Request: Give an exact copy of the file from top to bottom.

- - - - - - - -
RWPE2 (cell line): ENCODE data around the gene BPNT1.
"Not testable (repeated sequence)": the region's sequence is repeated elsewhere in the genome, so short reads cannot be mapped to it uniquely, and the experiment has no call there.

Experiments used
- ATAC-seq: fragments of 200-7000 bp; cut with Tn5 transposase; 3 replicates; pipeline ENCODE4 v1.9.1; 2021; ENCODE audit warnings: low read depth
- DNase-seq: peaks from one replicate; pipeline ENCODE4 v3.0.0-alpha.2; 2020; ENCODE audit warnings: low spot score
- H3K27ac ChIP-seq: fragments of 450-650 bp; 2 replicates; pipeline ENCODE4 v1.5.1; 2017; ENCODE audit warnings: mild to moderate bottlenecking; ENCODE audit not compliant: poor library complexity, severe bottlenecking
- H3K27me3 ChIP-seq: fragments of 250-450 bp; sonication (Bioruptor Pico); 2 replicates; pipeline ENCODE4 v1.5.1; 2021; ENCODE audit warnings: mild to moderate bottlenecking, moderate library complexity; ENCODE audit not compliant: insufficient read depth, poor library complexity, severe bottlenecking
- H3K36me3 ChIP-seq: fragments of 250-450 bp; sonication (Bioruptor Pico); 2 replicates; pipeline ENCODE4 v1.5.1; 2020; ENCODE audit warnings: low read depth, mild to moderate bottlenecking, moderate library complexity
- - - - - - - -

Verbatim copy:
RWPE2 (cell line): ENCODE data around the gene BPNT1.
"Not testable (repeated sequence)": the region's sequence is repeated elsewhere in the genome, so short reads cannot be mapped to it uniquely, and the experiment has no call there.

Experiments used
- ATAC-seq: fragments of 200-7000 bp; cut with Tn5 transposase; 3 replicates; pipeline ENCODE4 v1.9.1; 2021; ENCODE audit warnings: low read depth
- DNase-seq: peaks from one replicate; pipeline ENCODE4 v3.0.0-alpha.2; 2020; ENCODE audit warnings: low spot score
- H3K27ac ChIP-seq: fragments of 450-650 bp; 2 replicates; pipeline ENCODE4 v1.5.1; 2017; ENCODE audit warnings: mild to moderate bottlenecking; ENCODE audit not compliant: poor library complexity, severe bottlenecking
- H3K27me3 ChIP-seq: fragments of 250-450 bp; sonication (Bioruptor Pico); 2 replicates; pipeline ENCODE4 v1.5.1; 2021; ENCODE audit warnings: mild to moderate bottlenecking, moderate library complexity; ENCODE audit not compliant: insufficient read depth, poor library complexity, severe bottlenecking
- H3K36me3 ChIP-seq: fragments of 250-450 bp; sonication (Bioruptor Pico); 2 replicates; pipeline ENCODE4 v1.5.1; 2020; ENCODE audit warnings: low read depth, mild to moderate bottlenecking, moderate library complexity